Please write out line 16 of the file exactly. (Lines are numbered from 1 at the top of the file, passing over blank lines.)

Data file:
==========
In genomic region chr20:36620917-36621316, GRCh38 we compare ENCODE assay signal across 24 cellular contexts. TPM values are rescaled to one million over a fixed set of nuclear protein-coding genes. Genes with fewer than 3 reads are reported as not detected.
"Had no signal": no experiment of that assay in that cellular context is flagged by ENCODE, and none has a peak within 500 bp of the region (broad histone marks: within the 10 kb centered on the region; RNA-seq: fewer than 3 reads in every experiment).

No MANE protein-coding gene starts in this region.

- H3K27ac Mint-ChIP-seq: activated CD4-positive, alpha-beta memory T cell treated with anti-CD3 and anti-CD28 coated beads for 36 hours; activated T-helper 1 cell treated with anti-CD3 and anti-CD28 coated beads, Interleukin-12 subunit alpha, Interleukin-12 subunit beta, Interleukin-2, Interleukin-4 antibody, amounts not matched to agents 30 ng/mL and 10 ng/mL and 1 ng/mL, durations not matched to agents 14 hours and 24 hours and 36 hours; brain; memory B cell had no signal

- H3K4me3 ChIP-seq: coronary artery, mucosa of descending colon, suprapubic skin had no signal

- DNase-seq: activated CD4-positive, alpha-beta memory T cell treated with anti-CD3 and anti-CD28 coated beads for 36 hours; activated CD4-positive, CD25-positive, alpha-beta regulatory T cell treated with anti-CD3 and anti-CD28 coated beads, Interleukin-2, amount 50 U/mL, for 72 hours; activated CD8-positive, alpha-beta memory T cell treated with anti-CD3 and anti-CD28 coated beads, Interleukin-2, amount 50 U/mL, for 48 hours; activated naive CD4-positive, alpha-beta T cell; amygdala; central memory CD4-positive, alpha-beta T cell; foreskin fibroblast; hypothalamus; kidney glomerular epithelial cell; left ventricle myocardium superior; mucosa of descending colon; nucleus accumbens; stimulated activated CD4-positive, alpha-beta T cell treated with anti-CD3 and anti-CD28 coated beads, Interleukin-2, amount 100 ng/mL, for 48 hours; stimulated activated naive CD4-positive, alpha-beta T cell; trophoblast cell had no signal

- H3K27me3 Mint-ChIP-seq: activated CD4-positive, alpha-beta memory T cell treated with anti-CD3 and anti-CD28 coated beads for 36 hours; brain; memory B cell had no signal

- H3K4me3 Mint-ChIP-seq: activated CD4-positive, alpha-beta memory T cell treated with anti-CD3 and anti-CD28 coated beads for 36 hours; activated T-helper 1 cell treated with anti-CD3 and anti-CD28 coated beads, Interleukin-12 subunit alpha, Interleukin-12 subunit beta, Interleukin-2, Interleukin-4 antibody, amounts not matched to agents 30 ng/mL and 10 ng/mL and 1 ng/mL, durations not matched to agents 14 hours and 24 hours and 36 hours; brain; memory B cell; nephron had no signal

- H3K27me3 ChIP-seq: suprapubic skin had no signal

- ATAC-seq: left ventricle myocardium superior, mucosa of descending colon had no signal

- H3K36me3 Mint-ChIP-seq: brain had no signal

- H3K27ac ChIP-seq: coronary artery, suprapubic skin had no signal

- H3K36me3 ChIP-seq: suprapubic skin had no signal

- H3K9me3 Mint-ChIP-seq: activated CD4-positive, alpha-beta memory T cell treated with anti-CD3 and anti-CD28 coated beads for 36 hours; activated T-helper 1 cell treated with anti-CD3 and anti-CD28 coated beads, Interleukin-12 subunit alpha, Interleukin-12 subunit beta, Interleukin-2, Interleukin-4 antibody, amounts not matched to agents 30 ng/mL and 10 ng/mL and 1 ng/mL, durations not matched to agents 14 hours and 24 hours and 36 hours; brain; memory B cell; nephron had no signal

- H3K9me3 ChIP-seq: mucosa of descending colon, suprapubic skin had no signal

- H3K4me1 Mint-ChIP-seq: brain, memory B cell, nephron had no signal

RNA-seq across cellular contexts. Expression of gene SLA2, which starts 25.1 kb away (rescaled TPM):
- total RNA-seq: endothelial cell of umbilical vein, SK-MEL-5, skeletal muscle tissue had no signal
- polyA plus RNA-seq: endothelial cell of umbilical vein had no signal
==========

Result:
- H3K4me1 Mint-ChIP-seq: brain, memory B cell, nephron had no signal